As Prepared for Delivery on September 12, 2023
Good morning, everyone. Thank you for that warm welcome. And, thank you, Greg, for the kind introduction, and to NAFCU for inviting me to join you here today.
Last week, the NCUA released the credit union system’s performance data for the second quarter of 2023. Now, I realize that a brief rundown of the latest industry data is not the best way to keep an audience riveted right before lunch. But, all joking aside, I believe the latest data do provide important insights into the current state of the credit union system, as well as the opportunities and challenges ahead.
Second Quarter 2023 Performance Data
Overall, the performance metrics indicate that the credit union system remains well positioned at this time. What’s more, they give us reason for cautious optimism, with emphasis on the word, “cautious.”
For example, the industry’s aggregate net worth ratio grew to 10.63 percent, which represents an increase of 21 basis points over last year, and a recovery of 61 basis points from the pandemic’s low. And, at the end of the second quarter, we recorded a 12.6 percent year-over-year increase in the number of credit union loans. While that figure lags slightly behind what we observed during the previous four quarters, it indicates a continuing trend of healthy loan growth.
Another upward trend that shows no signs of slowing down is the number and size of large and very large credit unions. The most recent quarterly data shows that the number of federally insured credit unions with assets of at least $1 billion stood at 421 in the second quarter of 2023. Together, these billion-dollar-plus credit unions held $1.7 trillion in assets. That represents more than three out of every four dollars within the system. And, following a longstanding pattern, these credit unions reported the strongest growth in loans, membership, and net worth over the year ending in the second quarter of 2023.
Warning Signs in the Data
But, that’s only part of the story revealed in the second quarter data.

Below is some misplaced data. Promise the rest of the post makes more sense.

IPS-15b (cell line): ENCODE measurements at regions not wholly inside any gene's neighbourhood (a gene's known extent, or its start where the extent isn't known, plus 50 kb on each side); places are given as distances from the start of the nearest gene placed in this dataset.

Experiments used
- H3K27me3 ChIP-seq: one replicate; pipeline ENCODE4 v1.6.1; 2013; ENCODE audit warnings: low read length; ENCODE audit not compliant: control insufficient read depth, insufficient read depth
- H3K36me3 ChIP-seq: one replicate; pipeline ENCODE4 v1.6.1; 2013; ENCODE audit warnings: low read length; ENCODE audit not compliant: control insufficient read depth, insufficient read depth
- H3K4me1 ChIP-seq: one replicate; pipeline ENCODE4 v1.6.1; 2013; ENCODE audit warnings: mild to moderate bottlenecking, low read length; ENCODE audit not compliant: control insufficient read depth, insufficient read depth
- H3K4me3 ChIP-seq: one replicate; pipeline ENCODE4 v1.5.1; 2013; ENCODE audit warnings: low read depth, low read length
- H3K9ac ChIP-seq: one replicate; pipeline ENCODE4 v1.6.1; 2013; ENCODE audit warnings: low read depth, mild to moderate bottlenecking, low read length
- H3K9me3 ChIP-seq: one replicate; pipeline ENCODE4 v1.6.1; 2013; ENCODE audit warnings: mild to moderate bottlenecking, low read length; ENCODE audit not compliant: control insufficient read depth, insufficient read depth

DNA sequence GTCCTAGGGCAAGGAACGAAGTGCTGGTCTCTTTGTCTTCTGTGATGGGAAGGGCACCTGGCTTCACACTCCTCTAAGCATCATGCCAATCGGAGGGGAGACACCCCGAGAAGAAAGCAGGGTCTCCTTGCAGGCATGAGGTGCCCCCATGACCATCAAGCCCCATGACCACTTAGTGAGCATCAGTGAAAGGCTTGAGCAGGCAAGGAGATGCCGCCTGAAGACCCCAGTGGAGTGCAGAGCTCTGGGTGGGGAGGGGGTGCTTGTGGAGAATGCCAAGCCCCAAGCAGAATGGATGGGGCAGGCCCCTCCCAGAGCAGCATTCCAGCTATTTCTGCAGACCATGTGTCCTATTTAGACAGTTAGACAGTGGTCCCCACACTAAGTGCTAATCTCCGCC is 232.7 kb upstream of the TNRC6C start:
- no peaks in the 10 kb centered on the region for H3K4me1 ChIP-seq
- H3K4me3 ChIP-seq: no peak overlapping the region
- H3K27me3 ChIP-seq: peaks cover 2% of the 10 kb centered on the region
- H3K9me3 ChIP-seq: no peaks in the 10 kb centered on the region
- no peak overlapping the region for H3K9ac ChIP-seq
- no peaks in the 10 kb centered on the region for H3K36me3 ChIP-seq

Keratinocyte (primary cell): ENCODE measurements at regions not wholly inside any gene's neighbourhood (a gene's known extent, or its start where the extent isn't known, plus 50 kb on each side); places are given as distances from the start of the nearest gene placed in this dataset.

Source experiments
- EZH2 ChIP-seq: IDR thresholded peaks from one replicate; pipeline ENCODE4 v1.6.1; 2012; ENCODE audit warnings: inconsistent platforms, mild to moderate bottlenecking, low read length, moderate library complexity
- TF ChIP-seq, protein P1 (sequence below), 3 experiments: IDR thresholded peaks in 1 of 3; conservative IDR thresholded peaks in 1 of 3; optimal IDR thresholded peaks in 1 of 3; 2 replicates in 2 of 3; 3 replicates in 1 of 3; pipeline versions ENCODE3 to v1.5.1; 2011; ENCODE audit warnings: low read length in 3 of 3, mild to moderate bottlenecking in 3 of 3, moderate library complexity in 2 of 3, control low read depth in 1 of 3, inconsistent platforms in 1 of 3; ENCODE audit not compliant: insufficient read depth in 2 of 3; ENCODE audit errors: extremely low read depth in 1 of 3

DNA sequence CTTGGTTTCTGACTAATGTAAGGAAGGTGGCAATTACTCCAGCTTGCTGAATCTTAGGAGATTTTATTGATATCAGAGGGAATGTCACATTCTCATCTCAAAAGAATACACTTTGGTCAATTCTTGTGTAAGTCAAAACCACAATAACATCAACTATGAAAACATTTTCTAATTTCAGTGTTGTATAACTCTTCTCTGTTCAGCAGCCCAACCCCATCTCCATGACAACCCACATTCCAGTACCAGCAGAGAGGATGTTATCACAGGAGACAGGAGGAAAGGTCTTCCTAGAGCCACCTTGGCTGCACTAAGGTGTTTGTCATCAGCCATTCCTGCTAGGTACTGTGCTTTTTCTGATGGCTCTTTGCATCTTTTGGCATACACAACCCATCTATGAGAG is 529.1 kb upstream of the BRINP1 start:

Economists are forecasting a slowdown later this year as the lagged effects of elevated interest rates take hold. Moreover, the recent downgrade in the Moody’s credit ratings for several regional banks signals ongoing stress on the financial system’s funding and economic capital.1 The credit union system has not been immune from this financial stress. During the last few quarters, the NCUA has also seen growing stress within the system because of interest rate and liquidity risk. And, we are seeing growing signs of credit risk emerging, especially in the commercial real estate market and among families with increasingly stressed household budgets. Many households are showing signs of significant financial strain, as seen in rising delinquency rates for various loan types, including auto loans and credit cards. The delinquency rate at federally insured credit unions was 63 basis points in the second quarter of 2023, up 15 basis points compared with the second quarter of 2022. The credit card delinquency rate rose to 154 basis points from 107 basis points one year earlier. The auto loan delinquency rate increased 22 basis points over the year to 67 basis points in the second quarter.
To compound those concerns, we are seeing an increase in net charge-off ratios and declining annualized returns on average assets for credit unions. The net charge-off ratio for all federally insured credit unions was 53 basis points in the second quarter of 2023, up 24 basis points compared with the second quarter of 2022.